By Sue Stuckey
An Amazon butterfly’s mysterious brilliant blue wings have inspired car maker Nissan’s development of a revolutionary fibre for vehicle seats and interior and exterior trim.
Like the Morpho butterfly’s wings, the fibre is not coloured but appears to be so due to a phenomenon called multi-layered thin film interference. This controls the way light is reflected and can be viewed.
The technology is based on research into biomimetics, an engineering practice that looks at prominent functions of living things and uses them in practical applications.
Scientists studying the Morpho butterfly, a native of the Amazon basin, discovered that its wings are not smooth but pleated in parallel vertical rows. Each pleat is about 0.5 Micro m wide with a similar space between the rows.
A cross-section through a pleat shows up to 10 lamella, arranged like stairs, each having a 0.08 Micro m pitch. Light reflects refractively through the lamella, producing an iridescent cobalt blue light.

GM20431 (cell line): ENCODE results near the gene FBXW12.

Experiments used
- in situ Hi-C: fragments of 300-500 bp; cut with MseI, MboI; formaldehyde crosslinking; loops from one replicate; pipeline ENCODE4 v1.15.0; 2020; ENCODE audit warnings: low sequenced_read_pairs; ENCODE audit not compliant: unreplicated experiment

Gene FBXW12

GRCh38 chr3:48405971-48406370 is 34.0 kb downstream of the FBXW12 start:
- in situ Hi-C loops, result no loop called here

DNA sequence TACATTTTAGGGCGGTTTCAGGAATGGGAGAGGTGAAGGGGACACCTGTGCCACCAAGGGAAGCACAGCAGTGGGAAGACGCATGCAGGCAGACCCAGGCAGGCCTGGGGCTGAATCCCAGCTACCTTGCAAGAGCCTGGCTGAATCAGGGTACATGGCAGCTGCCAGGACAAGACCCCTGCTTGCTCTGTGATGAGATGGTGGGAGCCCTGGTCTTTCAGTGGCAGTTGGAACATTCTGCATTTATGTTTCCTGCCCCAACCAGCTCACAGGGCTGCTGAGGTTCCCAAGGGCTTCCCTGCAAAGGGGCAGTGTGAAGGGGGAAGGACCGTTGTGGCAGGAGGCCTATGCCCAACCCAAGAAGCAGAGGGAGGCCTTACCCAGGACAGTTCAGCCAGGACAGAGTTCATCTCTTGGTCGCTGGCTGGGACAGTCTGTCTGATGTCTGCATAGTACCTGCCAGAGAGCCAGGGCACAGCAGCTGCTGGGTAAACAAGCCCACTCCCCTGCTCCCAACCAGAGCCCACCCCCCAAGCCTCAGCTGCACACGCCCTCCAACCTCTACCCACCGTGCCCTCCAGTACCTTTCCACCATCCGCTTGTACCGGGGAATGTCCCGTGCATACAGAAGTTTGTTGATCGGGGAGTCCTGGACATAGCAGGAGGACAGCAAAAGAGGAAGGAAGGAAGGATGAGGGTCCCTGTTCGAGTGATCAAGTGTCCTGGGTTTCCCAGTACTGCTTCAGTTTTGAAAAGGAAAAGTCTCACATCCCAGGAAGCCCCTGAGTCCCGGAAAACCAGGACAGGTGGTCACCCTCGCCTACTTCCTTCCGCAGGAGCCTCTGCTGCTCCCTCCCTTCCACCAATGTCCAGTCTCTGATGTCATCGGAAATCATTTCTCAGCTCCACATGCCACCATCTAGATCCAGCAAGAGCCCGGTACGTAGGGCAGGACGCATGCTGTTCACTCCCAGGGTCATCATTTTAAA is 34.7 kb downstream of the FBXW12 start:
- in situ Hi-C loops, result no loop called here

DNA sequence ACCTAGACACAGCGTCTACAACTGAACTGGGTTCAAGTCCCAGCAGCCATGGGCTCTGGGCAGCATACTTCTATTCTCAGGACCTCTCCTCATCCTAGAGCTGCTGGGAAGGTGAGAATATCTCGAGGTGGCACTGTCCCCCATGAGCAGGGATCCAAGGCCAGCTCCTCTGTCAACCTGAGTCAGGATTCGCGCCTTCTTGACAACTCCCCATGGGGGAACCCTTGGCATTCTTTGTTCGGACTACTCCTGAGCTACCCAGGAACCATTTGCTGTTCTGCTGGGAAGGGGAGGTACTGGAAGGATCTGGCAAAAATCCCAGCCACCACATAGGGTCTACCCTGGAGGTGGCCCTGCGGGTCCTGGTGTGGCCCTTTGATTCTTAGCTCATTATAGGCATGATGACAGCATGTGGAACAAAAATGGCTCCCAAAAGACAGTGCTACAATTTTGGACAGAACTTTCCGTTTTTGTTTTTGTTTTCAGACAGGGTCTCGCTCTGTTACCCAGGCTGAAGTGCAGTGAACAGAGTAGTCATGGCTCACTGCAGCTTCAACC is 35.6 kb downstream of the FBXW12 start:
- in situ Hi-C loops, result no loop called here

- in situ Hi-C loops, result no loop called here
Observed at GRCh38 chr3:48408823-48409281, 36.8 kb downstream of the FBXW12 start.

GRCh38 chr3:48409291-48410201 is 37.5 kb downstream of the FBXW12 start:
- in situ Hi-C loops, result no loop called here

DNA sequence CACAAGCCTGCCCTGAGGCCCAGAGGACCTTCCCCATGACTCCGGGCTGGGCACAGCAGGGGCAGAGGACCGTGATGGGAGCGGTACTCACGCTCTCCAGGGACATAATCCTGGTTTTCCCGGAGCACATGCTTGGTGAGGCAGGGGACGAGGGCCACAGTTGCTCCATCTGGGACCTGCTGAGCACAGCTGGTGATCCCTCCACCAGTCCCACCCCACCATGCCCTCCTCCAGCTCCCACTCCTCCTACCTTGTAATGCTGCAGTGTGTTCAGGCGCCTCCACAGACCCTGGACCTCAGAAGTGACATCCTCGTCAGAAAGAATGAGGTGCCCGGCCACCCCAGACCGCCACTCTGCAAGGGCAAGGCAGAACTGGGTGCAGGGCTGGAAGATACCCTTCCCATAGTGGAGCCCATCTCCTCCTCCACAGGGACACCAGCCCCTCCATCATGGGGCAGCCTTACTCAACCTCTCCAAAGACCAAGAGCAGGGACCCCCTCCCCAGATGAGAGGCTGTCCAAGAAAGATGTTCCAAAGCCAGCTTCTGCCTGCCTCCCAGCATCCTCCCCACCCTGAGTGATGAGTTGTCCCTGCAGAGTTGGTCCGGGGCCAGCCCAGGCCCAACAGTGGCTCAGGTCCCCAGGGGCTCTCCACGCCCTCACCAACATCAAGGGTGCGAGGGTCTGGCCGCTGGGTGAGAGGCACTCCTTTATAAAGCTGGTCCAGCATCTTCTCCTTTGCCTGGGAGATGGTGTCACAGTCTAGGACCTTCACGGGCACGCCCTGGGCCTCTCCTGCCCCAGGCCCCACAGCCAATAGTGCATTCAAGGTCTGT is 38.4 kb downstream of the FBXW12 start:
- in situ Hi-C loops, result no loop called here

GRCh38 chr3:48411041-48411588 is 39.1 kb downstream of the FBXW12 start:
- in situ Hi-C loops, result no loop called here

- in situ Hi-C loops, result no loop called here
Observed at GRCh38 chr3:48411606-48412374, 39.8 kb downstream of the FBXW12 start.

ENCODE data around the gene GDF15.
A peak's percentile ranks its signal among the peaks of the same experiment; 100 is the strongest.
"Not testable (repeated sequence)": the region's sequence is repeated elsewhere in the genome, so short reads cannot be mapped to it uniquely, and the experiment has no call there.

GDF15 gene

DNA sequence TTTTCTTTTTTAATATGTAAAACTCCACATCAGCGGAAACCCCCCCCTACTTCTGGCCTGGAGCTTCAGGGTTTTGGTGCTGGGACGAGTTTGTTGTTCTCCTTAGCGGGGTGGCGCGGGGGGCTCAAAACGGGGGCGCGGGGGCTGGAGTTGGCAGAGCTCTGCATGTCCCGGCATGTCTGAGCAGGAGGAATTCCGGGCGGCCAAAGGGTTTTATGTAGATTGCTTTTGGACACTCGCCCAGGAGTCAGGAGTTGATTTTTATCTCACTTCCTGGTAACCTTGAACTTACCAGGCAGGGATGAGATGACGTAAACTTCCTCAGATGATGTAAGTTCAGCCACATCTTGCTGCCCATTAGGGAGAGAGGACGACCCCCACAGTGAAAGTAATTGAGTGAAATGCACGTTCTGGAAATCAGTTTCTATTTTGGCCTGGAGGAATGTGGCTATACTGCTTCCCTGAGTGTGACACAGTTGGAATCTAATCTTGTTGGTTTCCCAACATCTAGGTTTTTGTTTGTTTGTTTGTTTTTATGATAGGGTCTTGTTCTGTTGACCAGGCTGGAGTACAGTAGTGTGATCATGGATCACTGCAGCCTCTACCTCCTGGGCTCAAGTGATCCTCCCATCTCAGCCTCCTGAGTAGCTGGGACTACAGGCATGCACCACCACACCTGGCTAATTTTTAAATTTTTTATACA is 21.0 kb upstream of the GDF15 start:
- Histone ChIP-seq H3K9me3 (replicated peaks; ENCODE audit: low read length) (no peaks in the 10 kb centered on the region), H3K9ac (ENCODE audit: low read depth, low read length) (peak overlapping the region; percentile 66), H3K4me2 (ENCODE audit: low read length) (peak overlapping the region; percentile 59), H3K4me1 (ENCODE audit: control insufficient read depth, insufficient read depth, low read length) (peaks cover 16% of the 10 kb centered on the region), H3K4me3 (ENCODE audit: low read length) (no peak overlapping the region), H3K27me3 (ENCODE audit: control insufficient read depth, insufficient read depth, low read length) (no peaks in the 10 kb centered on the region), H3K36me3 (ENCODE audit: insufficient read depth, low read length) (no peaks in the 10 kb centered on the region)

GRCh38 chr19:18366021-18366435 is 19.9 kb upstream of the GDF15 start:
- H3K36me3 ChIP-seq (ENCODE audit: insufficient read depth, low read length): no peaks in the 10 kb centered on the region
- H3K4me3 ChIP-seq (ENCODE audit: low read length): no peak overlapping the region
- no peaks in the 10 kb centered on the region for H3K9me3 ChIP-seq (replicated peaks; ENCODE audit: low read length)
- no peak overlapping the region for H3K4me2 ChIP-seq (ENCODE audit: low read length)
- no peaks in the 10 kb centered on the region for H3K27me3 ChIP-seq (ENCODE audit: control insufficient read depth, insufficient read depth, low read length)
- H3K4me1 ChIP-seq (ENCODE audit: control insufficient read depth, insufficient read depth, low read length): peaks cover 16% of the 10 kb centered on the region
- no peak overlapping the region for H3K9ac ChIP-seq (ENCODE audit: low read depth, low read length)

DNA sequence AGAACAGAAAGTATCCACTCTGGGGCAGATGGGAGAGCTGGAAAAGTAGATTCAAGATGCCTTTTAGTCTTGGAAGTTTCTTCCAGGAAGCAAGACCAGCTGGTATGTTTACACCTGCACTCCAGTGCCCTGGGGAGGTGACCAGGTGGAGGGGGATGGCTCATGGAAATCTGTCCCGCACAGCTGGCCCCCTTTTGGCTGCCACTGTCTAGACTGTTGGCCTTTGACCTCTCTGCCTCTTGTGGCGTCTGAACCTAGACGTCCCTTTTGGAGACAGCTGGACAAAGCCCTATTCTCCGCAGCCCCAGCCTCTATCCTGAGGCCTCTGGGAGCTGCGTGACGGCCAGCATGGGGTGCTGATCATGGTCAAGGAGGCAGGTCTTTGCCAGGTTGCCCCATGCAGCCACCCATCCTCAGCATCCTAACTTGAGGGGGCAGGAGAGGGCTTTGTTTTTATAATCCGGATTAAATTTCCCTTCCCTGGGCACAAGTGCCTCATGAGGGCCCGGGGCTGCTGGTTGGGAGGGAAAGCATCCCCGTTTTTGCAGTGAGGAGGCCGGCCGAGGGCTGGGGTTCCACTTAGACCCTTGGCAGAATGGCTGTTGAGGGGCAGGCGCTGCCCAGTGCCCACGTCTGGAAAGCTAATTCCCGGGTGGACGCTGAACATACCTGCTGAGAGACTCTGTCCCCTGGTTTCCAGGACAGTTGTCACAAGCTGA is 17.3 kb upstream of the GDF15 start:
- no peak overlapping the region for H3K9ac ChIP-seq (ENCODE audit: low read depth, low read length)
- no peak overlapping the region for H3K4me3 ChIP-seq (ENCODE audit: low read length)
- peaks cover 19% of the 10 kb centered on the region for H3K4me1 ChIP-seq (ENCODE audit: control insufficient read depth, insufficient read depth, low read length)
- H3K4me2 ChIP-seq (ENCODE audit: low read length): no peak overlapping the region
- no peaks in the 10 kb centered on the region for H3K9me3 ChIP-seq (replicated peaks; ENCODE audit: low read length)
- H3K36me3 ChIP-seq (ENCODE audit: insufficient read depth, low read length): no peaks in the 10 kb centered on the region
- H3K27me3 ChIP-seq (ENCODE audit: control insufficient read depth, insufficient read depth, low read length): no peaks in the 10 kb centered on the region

Nissan’s fibre displays a high metallic sheen and a clear blue colour under exposure to different types of light including natural, fluorescent and incandescent. The colour properties and tint vary depending on the light source used and also the viewing angle.
The fibre is environmentally friendly since there is no pollution from dye waste, and it cannot cause skin rashes or allergic reaction.
Nissan is working with two other companies to develop the fibre and assess costs in full-scale production.
Teijin is responsible for the manufacturing technology and Tanaka Kikinzoku KK developed the spinneret to make it.